I first noticed I was gripping my tush when I was doing dishes for hours on end. The pain was excruciating; I now know the piriformis tightens to support a weakened pelvic floor. By rolling the piriformis with the Franklin Massage balls, I was able to release the hip tension I was experiencing and reduce my pain. Lots of moms tuck or squeeze their glute muscles when they hold their kids; you might not even realize you do it but pay attention the next time you pick up a little one. Tucking the glutes brings your pelvis into a posterior tilt, which tightens your hip muscles and weakens your pelvic floor.

This posture is very common with diastasis recti.

Try to release your tush muscles and draw your ribs over your hips when standing. Use a massage ball to loosen the piriformis, so the pelvic floor muscles can do their job of supporting your core and pelvic floor.

This rolling is a great thing to do when you’re watching TV in the evening — you’ll release all the tension that builds up in those muscles when you’re chasing after kids all day long. See how here. 

4. Engage Your Pelvic Floor

I’ve taught pelvic floor engagement for over thirteen years, but what I didn’t realize is how vital the pelvic area is and how important it is to lengthen and strengthen your pelvic floor with many different types of contractions. Your pelvic floor, an intricate web of over twenty-two muscles supporting your internal organs and your low back and is the foundation of a healthy core.

It’s important to strengthen it when healing Diastasis recti because the pelvic floor brings your pelvis into better pelvic alignment, reducing the tension placed on the linea alba. How do you engage your pelvic floor? {Listen to this audio}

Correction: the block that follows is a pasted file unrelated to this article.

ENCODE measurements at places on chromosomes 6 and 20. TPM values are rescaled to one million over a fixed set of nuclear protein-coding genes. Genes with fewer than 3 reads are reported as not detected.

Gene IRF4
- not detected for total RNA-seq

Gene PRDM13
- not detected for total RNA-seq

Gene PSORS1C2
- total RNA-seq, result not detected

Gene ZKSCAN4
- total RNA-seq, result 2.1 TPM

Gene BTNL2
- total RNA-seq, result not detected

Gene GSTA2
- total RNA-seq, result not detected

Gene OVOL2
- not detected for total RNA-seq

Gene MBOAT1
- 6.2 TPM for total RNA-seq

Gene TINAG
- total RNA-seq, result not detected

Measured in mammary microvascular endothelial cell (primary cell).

A student once said; “It’s like closing both exits.” Lift and squeeze the pelvic muscles surrounding the vaginal and anal opening; It’s a figure 8 shape, and you should feel a tightening from front to back. Contract the pelvic floor 10x quick {known as quick flicks} and then lift and hold the pelvic floor for a count of 10. Repeat daily.

5. Skip the Sit-Ups

Whenever I did crunches in the first year after my twins were born, I noticed my ab muscles bulging out instead of curling in — the exact opposite of what I wanted them to do! Crunches and sit-ups place too much pressure on your core and pelvic floor muscles when they are weak.

This undo stress, causes poor posture when your standing and sitting for long periods of time.

👉You will be able to do sit-ups again, once you’ll learn HOW to engage your pelvic floor. Be patient.

Each pregnancy is different and your recovery can be different from everyone else. 

When you can engage your pelvic floor and transversus, you will be able to do crunches and planks again! Practice this “crunch-free” workout.

 

6. Diastasis recti bloating

Barely sleeping for two years and living on Guinness for dinner was not one of my best moments in life. The sleep deprivation led to a poor diet and had me reaching for coffee and sweets throughout the day for energy. I was practicing the right exercises, but my stomach was still bloated, and digestion was slow.

A healthy gut and easy digestion are imperative to healing the linea alba, and constipation creates increased pressure in the abdomen, weakening this area causing a “pooching” of the core.

Eliminating inflammatory foods like gluten, alcohol, and dairy can help to speed the recovery by reducing inflammation and easing digestion. Whool-foods, healthy proteins and lots of water, along with a daily multi-vitamin and a probiotic can help repair digestive dysfunction from childbirth.

“The diastasis recti is just a symptom- a sign of poor mechanical nutrition.” -Katy Bowen

My twins are five years old now, and while I still have a slight separation of my abdominal muscles, the connective tissue is healthy, and I no longer have pressure on my pelvic floor or core.

Conclusion

These six steps; supporting your core, rolling over, untuck your tush, engage your pelvic floor, skip sit-ups, and diet can help close the gap and help you gain valuable inner strength to last a lifetime!

Have questions? Comment below.

Warmly, Tara

Want to learn more? Join my online course: Pelvic Pow-HER: www.pelvicpowher.com